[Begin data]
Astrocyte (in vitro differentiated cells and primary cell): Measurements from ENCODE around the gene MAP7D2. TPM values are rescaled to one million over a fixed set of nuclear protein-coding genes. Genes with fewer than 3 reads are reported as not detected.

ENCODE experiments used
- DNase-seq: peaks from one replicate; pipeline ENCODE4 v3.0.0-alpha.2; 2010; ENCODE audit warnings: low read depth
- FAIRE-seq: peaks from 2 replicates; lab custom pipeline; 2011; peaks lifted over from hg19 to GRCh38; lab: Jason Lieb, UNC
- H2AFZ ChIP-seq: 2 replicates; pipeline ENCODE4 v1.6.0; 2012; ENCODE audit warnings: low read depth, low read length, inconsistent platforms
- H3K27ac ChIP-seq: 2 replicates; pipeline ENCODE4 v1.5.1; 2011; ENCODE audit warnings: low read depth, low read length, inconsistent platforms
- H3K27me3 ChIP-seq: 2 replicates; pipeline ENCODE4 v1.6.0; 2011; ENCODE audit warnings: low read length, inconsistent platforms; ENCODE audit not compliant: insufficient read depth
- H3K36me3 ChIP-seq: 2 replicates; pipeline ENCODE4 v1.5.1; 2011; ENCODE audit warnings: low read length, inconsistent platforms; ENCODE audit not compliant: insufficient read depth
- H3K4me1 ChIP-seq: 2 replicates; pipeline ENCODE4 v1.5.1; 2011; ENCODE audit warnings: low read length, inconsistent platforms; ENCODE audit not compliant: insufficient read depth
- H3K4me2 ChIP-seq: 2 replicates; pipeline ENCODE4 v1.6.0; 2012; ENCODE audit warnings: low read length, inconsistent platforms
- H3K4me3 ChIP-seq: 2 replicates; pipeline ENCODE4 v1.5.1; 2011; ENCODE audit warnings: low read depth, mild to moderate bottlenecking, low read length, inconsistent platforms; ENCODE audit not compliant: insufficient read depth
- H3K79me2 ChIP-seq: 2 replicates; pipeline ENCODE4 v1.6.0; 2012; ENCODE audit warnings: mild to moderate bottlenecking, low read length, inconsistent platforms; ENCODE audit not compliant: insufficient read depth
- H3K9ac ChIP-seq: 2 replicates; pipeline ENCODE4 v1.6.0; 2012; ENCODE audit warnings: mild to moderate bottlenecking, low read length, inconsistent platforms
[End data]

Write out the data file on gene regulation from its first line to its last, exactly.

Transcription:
Astrocyte (in vitro differentiated cells and primary cell): Measurements from ENCODE around the gene MAP7D2. TPM values are rescaled to one million over a fixed set of nuclear protein-coding genes. Genes with fewer than 3 reads are reported as not detected.

ENCODE experiments used
- DNase-seq: peaks from one replicate; pipeline ENCODE4 v3.0.0-alpha.2; 2010; ENCODE audit warnings: low read depth
- FAIRE-seq: peaks from 2 replicates; lab custom pipeline; 2011; peaks lifted over from hg19 to GRCh38; lab: Jason Lieb, UNC
- H2AFZ ChIP-seq: 2 replicates; pipeline ENCODE4 v1.6.0; 2012; ENCODE audit warnings: low read depth, low read length, inconsistent platforms
- H3K27ac ChIP-seq: 2 replicates; pipeline ENCODE4 v1.5.1; 2011; ENCODE audit warnings: low read depth, low read length, inconsistent platforms
- H3K27me3 ChIP-seq: 2 replicates; pipeline ENCODE4 v1.6.0; 2011; ENCODE audit warnings: low read length, inconsistent platforms; ENCODE audit not compliant: insufficient read depth
- H3K36me3 ChIP-seq: 2 replicates; pipeline ENCODE4 v1.5.1; 2011; ENCODE audit warnings: low read length, inconsistent platforms; ENCODE audit not compliant: insufficient read depth
- H3K4me1 ChIP-seq: 2 replicates; pipeline ENCODE4 v1.5.1; 2011; ENCODE audit warnings: low read length, inconsistent platforms; ENCODE audit not compliant: insufficient read depth
- H3K4me2 ChIP-seq: 2 replicates; pipeline ENCODE4 v1.6.0; 2012; ENCODE audit warnings: low read length, inconsistent platforms
- H3K4me3 ChIP-seq: 2 replicates; pipeline ENCODE4 v1.5.1; 2011; ENCODE audit warnings: low read depth, mild to moderate bottlenecking, low read length, inconsistent platforms; ENCODE audit not compliant: insufficient read depth
- H3K79me2 ChIP-seq: 2 replicates; pipeline ENCODE4 v1.6.0; 2012; ENCODE audit warnings: mild to moderate bottlenecking, low read length, inconsistent platforms; ENCODE audit not compliant: insufficient read depth
- H3K9ac ChIP-seq: 2 replicates; pipeline ENCODE4 v1.6.0; 2012; ENCODE audit warnings: mild to moderate bottlenecking, low read length, inconsistent platforms